Here are some of the issues we see that need further exploration:

  1. Is market consolidation hiding within the growth numbers? Given the challenges that 2020 posed around the changing business model, not everyone could thrive and survive in this market. The CXM services market has a very long tail with thousands, if not a magnitude more, of small service providers catering to enterprises globally. It is highly possible that a lot of these small (typically under 50 seats) providers were not prepared to handle the challenges thrown by the pandemic and saw their clients migrate to larger, more organized service providers. Given that a lot of these small players go untracked, a large part of this growth could well be just moving business from one player to another, which, in true essence, wouldn’t be actual growth. That said, it does not mean that the market did not see new growth at all. Based on our research, several providers have been successful in bringing new business to the table. While it may be difficult to determine full impact of the consolidation of smaller service providers on the overall market, our view is that the market is still experiencing net growth
  2. Is CXM growth being driven by new demand or a shift from in-house to outsourcing? With major economies globally under pressure, a lot of new demand for CXM services seems unlikely, barring, of course, certain sectors that were highlighted above.  A lot of the work that was previously being done internally through in-house centers could have moved to an outsourced model, given enterprises’ inability and inflexibility to adapt to new working models. Our research pegged the size of the total CXM services market (including in-house and outsourced) to be around US$350 billion at the end of 2019, with outsourcing accounting for ~25 percent of that spend. While a strong possibility exists that the overall CXM services spend declined in 2020 due to the challenging economic conditions, we believe the share of outsourcing is increasing, thus, resulting in net growth for the outsourced portion of the market

Positive outlook

Despite these factors, the long-term prospects for the CXM services market look favorable, especially with a heightened awareness around the need for superior CX to build differentiation in the market. This change will be hinged around digital CX, where most enterprises lack enough experience and require third-party support to execute the vision they have for their business. Along with green shoots of economic recovery emerging in several regions after a difficult year, service providers who possess CX capabilities have plenty of opportunities to look forward to.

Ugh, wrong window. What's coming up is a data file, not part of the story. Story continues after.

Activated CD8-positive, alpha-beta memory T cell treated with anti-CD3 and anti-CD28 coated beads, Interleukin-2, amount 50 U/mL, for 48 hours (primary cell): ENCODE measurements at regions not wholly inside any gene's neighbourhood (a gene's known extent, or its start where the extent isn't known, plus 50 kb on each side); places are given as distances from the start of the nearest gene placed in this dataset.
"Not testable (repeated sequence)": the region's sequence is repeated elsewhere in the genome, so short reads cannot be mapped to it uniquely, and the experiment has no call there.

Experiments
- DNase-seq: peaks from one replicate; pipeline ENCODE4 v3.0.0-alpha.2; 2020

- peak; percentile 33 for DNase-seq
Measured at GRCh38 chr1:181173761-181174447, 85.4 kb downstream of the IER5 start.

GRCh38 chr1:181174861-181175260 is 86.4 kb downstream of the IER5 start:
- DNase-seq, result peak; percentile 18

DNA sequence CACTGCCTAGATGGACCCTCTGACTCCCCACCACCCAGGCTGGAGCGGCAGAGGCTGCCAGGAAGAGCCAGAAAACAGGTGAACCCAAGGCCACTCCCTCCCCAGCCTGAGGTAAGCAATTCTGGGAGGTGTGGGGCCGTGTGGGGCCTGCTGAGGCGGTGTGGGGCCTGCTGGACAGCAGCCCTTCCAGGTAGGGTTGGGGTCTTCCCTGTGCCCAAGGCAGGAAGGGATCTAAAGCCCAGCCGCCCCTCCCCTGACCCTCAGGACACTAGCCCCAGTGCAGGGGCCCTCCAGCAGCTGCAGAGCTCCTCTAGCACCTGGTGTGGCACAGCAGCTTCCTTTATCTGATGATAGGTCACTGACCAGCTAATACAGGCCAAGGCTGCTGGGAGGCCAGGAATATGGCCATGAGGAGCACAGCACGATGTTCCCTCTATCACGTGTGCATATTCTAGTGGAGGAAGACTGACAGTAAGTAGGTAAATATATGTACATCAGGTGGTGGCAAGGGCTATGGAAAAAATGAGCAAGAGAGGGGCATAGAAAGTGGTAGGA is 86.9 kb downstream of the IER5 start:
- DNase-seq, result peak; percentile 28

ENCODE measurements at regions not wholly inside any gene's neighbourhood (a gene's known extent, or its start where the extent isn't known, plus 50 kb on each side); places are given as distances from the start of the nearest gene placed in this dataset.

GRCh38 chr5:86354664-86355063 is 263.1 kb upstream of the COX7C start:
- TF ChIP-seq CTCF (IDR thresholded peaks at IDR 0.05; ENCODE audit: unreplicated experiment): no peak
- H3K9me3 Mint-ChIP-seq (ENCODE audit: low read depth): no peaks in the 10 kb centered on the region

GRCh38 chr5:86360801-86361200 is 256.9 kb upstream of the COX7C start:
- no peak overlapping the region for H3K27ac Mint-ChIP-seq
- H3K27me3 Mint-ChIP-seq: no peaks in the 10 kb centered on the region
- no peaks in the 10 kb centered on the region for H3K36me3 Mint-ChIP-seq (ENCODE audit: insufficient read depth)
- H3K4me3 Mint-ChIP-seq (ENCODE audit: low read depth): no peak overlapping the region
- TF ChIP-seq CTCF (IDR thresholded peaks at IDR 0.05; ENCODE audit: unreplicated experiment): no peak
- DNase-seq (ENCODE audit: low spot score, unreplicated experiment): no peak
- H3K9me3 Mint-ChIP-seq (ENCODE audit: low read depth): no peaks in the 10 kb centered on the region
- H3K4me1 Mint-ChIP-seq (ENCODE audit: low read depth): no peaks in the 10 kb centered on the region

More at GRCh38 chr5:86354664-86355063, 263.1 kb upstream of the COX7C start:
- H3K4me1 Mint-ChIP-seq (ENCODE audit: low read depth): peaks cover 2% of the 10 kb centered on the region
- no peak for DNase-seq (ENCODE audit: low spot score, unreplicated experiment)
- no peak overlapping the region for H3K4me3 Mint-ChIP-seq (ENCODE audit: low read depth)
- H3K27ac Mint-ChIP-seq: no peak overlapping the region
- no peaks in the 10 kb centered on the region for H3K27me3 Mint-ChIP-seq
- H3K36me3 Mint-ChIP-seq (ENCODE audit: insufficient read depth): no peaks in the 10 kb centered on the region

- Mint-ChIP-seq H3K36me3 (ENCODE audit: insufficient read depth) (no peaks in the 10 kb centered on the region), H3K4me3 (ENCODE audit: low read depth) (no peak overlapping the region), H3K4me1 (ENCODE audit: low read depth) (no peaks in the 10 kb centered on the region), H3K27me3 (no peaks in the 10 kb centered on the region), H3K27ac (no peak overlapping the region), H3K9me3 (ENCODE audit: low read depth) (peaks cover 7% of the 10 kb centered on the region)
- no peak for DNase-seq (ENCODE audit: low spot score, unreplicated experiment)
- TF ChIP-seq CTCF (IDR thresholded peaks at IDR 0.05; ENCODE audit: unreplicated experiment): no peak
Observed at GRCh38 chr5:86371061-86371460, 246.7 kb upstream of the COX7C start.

Sharang Sharma, Practice Director: [email protected]

David Rickard, Vice President: [email protected]

Shirley Hung, Vice President: [email protected]

Sitel Group’s Acquisition of SYKES Makes a Big Statement – What Does It Mean for the CXM Industry? | Blog

With one of the largest acquisitions in the contact center outsourcing market in recent years, Sitel Group is poised to become a powerhouse with its acquisition of SYKES Enterprises, Inc. This union will likely set off greater investment in customer experience management services (CXM) and more industry consolidation. Read on to find out what this big deal will mean. 

Giant scope gets attention

The contact center outsourcing market is huge, about 90 billion dollars in annual revenues, and the industry is seeing more attention and growth than ever. So, the announcement of the agreement of Sitel Group acquiring all of SYKES’ outstanding shares in a transaction valued at approximately $2.2 billion is another in a growing list of investments in this space, albeit a large one.

Over the last two to three years, most acquisitions by large contact center providers have focused on bringing new capabilities and technologies to an existing footprint, whereas the Sitel Group / SYKES deal calls out gaining additional global presence as one of the main reasons for the acquisition. We have not seen something of this scale for a few years, probably not since the Concentrix acquisition of Convergys.

Ripple effects of the acquisition

This acquisition forms a $4 billion customer experience management services (CXM) organization with over 150,000 agents, making Sitel Group one of the three largest organizations in the industry alongside Teleperformance and Concentrix. In this blog, we’ll explore what this acquisition means for Sitel Group, its existing and potential customers, as well as the CXM industry as a whole.

Here are a few of the key impacts we expect: